When you start preparing practically any recipe, the first thing you do is start cutting things up. As a result, it's something you do frequently in the kitchen. Cooks often believe it is one of the abilities that slow them down and prevents 30-minute recipes from being 30-minute dishes. So, even if you've done a lot of chopping, are you as productive as you could be?
Is the size and shape of the items you cut uniform? It's sometimes the difference between a good dish and a great one whether it's cooked consistently, which means your ingredients should be cut evenly and uniformly. Are you able to cut items quickly and evenly? That is what you will study and practice today.
What Knives Will I Require?
A basic sharp chef's knife is the most important knife in the kitchen for cooking. The huge knife shown above is this one. Typically, the blade is six to ten inches long (eight inches is standard). There is no one-size-fits-all chef's knife; you should have your knives sharp.
The majority of your cutting will be done with a chef's knife, and you won't need much else. There are two more, though, that are critical:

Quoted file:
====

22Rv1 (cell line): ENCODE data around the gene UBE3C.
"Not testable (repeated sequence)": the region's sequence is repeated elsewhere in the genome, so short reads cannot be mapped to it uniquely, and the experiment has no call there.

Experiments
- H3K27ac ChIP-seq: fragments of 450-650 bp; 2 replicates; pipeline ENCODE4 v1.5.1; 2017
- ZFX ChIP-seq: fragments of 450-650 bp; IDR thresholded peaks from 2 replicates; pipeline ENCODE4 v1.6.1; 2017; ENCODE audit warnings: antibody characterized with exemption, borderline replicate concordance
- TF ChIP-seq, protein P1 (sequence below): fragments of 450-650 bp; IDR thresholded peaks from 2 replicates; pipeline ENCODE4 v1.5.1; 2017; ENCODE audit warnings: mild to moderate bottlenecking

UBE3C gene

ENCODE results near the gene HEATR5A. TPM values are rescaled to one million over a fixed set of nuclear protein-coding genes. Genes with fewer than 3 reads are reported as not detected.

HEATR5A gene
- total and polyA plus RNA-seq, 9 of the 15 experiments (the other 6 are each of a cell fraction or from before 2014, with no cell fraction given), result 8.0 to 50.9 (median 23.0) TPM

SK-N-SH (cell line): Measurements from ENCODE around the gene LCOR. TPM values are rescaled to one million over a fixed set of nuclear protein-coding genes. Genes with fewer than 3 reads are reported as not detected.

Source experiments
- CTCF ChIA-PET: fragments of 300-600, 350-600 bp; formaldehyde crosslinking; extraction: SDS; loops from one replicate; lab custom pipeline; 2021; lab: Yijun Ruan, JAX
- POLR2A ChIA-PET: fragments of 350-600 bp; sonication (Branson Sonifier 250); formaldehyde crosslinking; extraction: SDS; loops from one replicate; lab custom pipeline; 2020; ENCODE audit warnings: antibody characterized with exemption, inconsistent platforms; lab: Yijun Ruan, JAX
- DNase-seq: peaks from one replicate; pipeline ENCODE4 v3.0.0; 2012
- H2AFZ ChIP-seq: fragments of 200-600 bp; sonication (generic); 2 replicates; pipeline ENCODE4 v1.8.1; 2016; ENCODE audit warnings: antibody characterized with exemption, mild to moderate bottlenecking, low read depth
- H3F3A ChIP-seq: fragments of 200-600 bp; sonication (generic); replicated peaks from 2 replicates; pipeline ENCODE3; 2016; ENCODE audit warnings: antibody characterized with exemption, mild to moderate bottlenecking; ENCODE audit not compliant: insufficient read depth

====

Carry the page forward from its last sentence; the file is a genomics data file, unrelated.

Paring Knife: Close-up labor, such as cutting eyes out of potatoes, peeling vegetables, segmenting citrus fruit, or deveining shrimp, is made much easier with this tool.
Serrated Knife: This is handy not just for cutting bread but also for fragile vegetable peel, such as tomatoes, where a chef's knife is often preferable.
Things to follow before you start chopping
Before we get into the fancy showy knife skills, there's one thing you need to know in order to cut with assurance.
- Make your cutting boards more stable: Your cutting boards should be solid and placed on a flat surface at a comfortable height. This means you shouldn't be able to slide the board around with your hand on it. There are various simple ways to add non-slip feet or a rubberized bottom to your cutting board if it doesn't already have them. To avoid your board from sliding around, place a wet cloth or paper towel under it. Always chop on a stable surface.
- Always use Sharp knives: Once you've established a sturdy working platform, ensure sure your knife is razor-sharp. If you acquired your knife recently, it's probably sharp enough. If, like most people, you've had it for years and have never sharpened it, now is the time to do so. A dull knife can be quite hazardous. Dull knives take more force to cut through food and are more likely to slip, increasing the risk of injury. Plus, they're not going to do as good of a job.
How to hold your Knife properly?
Now that you've got a good knife and a good cutting surface! You can finally pick up your knife now! Your grip is crucial when it comes to using a knife quickly, accurately, and safely. While cutting, you want the knife to feel entirely under your control. You don't want it to slide about (especially if your hands are greasy), and your fingers shouldn't get in the way.